“If they had a question, I wish they’d just pick up the phone and call,” Young said of clients’ billing issues. He questions the value of benchmarks for matters that have unique sets of facts and participants.

“It’s not a one-size-fits-all world,” he said. “I don’t know if my client’s going to be wonderful to work with or if it’s going to be like pulling teeth to get information.

“You don’t know everything when you take a case in,” Young said.

But data is the driving force of changes that Trimble warns will only intensify. He said lawyers and firms should know how they stack up in comparison to their peers on measures that they’ll increasingly be rated on. Wise firms will see their

performance on metrics measures as a marketing opportunity, he said.

“Businesses are becoming better con-sumers of legal services, and as they’re becoming better consumers, they’re becoming more selective” about who they retain, Trimble said.

“What’s happened more recently in the business world and the insurance world is they’re using analytical software to harvest information on a firm-by-firm basis,” Trimble said. “The key metrics for law firms and individual lawyers are how long was the case opened from the date of referral to the time it was closed; and second, how long did it take the lawyer or firm to move from opening the file to a decision point” on whether a case should settle or proceed to trial.

Trimble said he’s heard of companies retaining a firm but singling out individual attorneys the companies didn’t want working on its matters based on the company’s internal data analysis.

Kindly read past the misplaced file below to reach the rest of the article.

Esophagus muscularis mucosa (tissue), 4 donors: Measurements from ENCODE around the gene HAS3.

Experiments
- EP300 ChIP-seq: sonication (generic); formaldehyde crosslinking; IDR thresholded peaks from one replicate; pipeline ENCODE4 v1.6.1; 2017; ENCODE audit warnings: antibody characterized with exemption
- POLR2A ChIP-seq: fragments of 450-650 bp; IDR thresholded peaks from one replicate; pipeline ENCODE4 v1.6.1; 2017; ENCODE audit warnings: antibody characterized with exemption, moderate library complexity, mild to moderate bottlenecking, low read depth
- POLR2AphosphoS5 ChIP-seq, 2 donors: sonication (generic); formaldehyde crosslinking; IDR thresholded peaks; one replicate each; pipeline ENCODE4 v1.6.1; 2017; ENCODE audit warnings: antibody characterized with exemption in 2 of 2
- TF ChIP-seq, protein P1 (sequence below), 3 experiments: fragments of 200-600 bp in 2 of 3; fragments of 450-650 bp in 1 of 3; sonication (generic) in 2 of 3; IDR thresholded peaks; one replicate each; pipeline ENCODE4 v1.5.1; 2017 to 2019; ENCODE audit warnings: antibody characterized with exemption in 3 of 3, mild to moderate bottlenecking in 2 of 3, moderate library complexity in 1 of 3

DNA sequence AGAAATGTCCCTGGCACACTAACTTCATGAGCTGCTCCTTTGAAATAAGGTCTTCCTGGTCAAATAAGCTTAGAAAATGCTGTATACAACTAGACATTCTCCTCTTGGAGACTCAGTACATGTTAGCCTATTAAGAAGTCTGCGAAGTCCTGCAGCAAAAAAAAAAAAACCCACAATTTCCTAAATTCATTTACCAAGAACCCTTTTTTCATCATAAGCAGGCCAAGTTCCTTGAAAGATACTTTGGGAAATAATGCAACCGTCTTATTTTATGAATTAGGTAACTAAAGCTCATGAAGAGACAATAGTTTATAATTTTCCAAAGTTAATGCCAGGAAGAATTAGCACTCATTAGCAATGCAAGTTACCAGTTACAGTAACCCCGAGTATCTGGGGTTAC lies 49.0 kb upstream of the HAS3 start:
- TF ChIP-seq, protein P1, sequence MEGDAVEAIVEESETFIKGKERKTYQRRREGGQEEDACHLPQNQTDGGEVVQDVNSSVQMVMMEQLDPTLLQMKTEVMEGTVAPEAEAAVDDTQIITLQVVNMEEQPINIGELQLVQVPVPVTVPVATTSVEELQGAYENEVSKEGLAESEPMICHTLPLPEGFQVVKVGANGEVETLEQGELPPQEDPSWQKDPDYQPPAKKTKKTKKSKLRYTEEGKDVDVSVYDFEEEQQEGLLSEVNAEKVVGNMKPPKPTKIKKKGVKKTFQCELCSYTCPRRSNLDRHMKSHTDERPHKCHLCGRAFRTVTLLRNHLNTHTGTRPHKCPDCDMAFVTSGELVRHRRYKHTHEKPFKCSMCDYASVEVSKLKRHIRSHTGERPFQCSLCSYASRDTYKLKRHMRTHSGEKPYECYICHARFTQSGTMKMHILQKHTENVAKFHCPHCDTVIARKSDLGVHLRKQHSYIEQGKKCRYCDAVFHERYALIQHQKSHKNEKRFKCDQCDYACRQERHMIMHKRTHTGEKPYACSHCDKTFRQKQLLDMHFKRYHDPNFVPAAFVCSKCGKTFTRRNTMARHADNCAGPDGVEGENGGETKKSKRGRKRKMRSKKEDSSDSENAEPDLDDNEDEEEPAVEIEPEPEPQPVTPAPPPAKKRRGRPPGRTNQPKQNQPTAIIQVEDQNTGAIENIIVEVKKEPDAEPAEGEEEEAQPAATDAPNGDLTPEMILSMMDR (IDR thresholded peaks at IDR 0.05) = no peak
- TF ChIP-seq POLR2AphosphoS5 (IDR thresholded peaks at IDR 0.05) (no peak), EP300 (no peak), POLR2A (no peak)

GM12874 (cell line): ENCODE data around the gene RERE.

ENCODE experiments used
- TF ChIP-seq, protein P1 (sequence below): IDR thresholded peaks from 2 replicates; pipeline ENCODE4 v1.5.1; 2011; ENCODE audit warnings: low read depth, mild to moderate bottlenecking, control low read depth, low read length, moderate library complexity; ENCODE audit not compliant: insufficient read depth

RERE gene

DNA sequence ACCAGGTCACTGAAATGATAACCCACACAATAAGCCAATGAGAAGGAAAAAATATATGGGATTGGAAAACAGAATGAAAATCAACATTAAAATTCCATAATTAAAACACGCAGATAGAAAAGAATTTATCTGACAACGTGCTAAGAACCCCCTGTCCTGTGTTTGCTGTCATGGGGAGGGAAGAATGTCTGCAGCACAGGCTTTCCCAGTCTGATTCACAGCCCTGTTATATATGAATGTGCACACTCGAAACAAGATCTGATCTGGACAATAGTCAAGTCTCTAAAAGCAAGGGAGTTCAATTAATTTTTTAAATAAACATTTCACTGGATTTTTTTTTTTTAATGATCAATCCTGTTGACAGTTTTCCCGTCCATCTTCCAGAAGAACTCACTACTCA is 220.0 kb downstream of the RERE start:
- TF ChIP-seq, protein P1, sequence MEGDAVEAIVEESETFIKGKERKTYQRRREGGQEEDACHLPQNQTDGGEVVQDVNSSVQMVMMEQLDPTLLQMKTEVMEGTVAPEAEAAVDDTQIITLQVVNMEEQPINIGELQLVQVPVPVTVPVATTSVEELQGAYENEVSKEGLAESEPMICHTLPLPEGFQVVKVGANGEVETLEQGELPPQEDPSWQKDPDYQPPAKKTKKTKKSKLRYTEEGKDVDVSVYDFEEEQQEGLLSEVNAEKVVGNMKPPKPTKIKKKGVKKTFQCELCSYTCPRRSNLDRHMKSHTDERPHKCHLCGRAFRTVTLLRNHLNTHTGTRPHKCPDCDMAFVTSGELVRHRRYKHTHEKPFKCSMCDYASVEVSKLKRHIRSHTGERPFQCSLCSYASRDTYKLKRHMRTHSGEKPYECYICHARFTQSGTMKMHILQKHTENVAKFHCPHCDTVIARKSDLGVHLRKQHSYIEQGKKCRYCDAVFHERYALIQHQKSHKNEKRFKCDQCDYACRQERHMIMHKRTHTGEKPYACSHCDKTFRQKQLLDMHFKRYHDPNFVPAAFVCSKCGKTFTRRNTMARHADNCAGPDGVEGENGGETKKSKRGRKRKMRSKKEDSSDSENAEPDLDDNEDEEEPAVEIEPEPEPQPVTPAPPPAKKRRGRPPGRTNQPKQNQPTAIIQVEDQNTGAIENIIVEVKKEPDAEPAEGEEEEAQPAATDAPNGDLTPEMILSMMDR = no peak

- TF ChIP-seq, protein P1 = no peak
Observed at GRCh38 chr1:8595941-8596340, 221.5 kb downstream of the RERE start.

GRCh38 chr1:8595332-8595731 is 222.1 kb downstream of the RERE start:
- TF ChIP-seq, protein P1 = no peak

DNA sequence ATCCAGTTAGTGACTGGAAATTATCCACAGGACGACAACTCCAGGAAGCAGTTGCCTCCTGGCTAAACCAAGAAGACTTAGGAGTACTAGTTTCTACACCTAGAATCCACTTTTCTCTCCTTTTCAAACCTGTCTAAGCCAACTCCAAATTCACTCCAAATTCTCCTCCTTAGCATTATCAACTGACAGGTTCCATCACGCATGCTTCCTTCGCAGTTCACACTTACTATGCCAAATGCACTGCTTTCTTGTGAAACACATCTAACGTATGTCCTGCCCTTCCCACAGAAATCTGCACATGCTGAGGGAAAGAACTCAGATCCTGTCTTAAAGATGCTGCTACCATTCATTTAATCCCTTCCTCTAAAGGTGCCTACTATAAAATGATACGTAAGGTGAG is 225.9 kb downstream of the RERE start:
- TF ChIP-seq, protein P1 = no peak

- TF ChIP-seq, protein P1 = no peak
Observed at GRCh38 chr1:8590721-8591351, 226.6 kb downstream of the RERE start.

Thomas Zurek, senior vice president and general counsel for American United Life Insurance Co. in Indianapolis, said many firms are modeling their practices on metrics and he’s explored doing the same, but decided against it.

“I find that it is not all that helpful in our business,” Zurek said. “I have a small cadre of firms around the United States that I use. I’m very familiar with their firms, and in addition to that, I practiced law for 26 years and I have my own sense of the value of things.”

Zurek said value can only be measured in beneficial results. Metrics based on a collection of benchmarks “doesn’t fit with the calculus I have for determining if proper value has been obtained,” he said.

“I could be paying someone the equivalent of $200 an hour, and if I should have been paying $500 an hour to get the proper result, the $500 an hour is cheaper at the end of the day,” Zurek said.